Sunday, October 23, 2011

The Irish Republican Army

Timothy Shanahan. The Provisional Irish Republican Army and the Morality of Terrorism. Edinburgh: Edinburgh University Press, 2009.  ISBN: 0748635300.

Richard English. Armed Struggle: The History of the IRA. Oxford: Oxford University Press, 2004.  ISBN: 0195177533.

Both of these books tell much of the modern story of the Irish civil war and its ongoing bloody aftermath.  English's book is more historical (offering evidence and trying to interpret events with an eye toward understanding what really happened), while Shanahan's is more philosophical (going beyond what happened to inquire why it happened and whether it should have happened, i.e. how it can or cannot be justified).  If you want a timeline (from the nineteenth-century Fenian movement to the 1916 Easter Rising to the 1969 schism that produced the Provisional IRA), English is good.  If you want a discussion of moral positions, English is still good, but Shanahan is better.

Reading these books piecemeal, distracted by my real life, I cannot claim to have digested them thoroughly.  But I know enough to articulate better some of insights from my study of terrorism.  I am going to go through these quickly here.

(1) Terrorists are people, too.  There was a point in my life when I thought of terrorists the way other Tolkien characters think of orcs.  Terrorists were pond scum, whose human form was just some kind of disguise.  In English and Shanahan's books, however, you see that the IRA are just people: they live, long, believe, suffer, and die the same way the rest of us do.  They don't like blowing up babies.  They don't do it for fun, but like many of us, they can be suckered into doing stupid things "for the greater good."

(2) Terrorists believe in absolute truth.  The most frightening insight into the terrorist mind that my research has revealed is its obsession with the one "true" way of being.  All terrorists are dedicated to a cause that is bigger than they are, a cause which they see as the work of God, a cause before which every knee must bow and every tongue confess.  This insight is frightening because of my former belief in absolute truth.  Now that time has worn off some of the initial shock of learning that absolute truth stokes some very dangerous ideological fires, I can see that the mirage of absolute truth offers some benefits too (along with stultifying mental rigidity and the occasional bomb).  It helps people (especially those with truly miserable lives) find purpose and meaning in their suffering.  In the case of the Irish revolutionaries, it redeems their feelings of helplessness in the face of coercion, whether from the British military (who outgun them), or from their own countrymen (who outnumber, hate, and fear them).  It gives them a means for exerting some influence over the course of their own lives.  Their lives are not just wastes of time and space: they are contributions to a glorious Irish destiny, which the soldiers of the IRA see as a republic uniting all the counties in perfect harmony.  This harmony is entirely unhistorical and impossible, of course, since a significant number of Irish people do not believe in it.  As with the Basques, so among the Irish there are deep ideological fissures separating members of a single culture.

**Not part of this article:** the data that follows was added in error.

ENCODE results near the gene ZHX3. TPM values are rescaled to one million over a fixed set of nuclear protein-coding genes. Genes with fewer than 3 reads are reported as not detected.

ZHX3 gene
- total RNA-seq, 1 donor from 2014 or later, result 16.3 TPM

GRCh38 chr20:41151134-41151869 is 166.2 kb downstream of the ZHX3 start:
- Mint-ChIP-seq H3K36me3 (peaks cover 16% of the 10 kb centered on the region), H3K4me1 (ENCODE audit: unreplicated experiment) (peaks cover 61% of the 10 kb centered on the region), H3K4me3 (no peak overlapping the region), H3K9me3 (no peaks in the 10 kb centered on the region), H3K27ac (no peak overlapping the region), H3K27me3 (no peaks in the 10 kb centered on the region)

(3) Violence is never a good long-term strategy.  The real problem that terrorists consistently run into is that their way of finding meaning in life brings them into violent conflict with other people.  Their meaning requires that other meanings submit or die.  They cannot compromise (because their truth is absolute).  They cannot back down.  They cannot change their minds.  What is it that gives them this impossible rigidity?  It is the power of conviction.  Faith in their absolute truth leads them to do and say things that cause their fellowmen significant (and even irreparable) harm.  As a result, they are naturally feared and hated.  Their cause falls into disrepute among non-believers, who denounce them as monsters and/or crackpots and even (in the case of the IRA) mount armed counter-resistance against them.  Uncompromising hatred breeds uncompromising hatred, and the terrorist dream of heaven ends up creating hell on earth.  Instead of an Ireland divided but civil, we get an Ireland divided, blown up, and extremely angry.    

I think there are many important lessons to learn from terrorism.  For me, the most important lesson has been that I need to make a conscious effort to find ways of dreaming and believing that do not put me on the warpath with other people.  I do not want my dreams of heaven to make life on earth hell.  I am not interested in fighting wars (whether the "cultural" wars we talk about today in the USA or actual shooting wars like the one fought by the IRA).  In the context of Mormonism, my study in terrorism is one of the reasons I refuse to be a bitter ex-Mormon.  I don't think that would make anything better, really, for me or for anyone else.  It would just pile more fuel on the awful fire of uncompromising emotional enthusiasm that has destroyed so many good things in this world (including much of modern Ireland).  My studies are also part of the reason I cannot ever have the faith I once had, either.  I cannot believe in something so fervently that I become closed to compromise, to doubt, to mercy.  I cannot believe in absolute truth.  I find it immoral.

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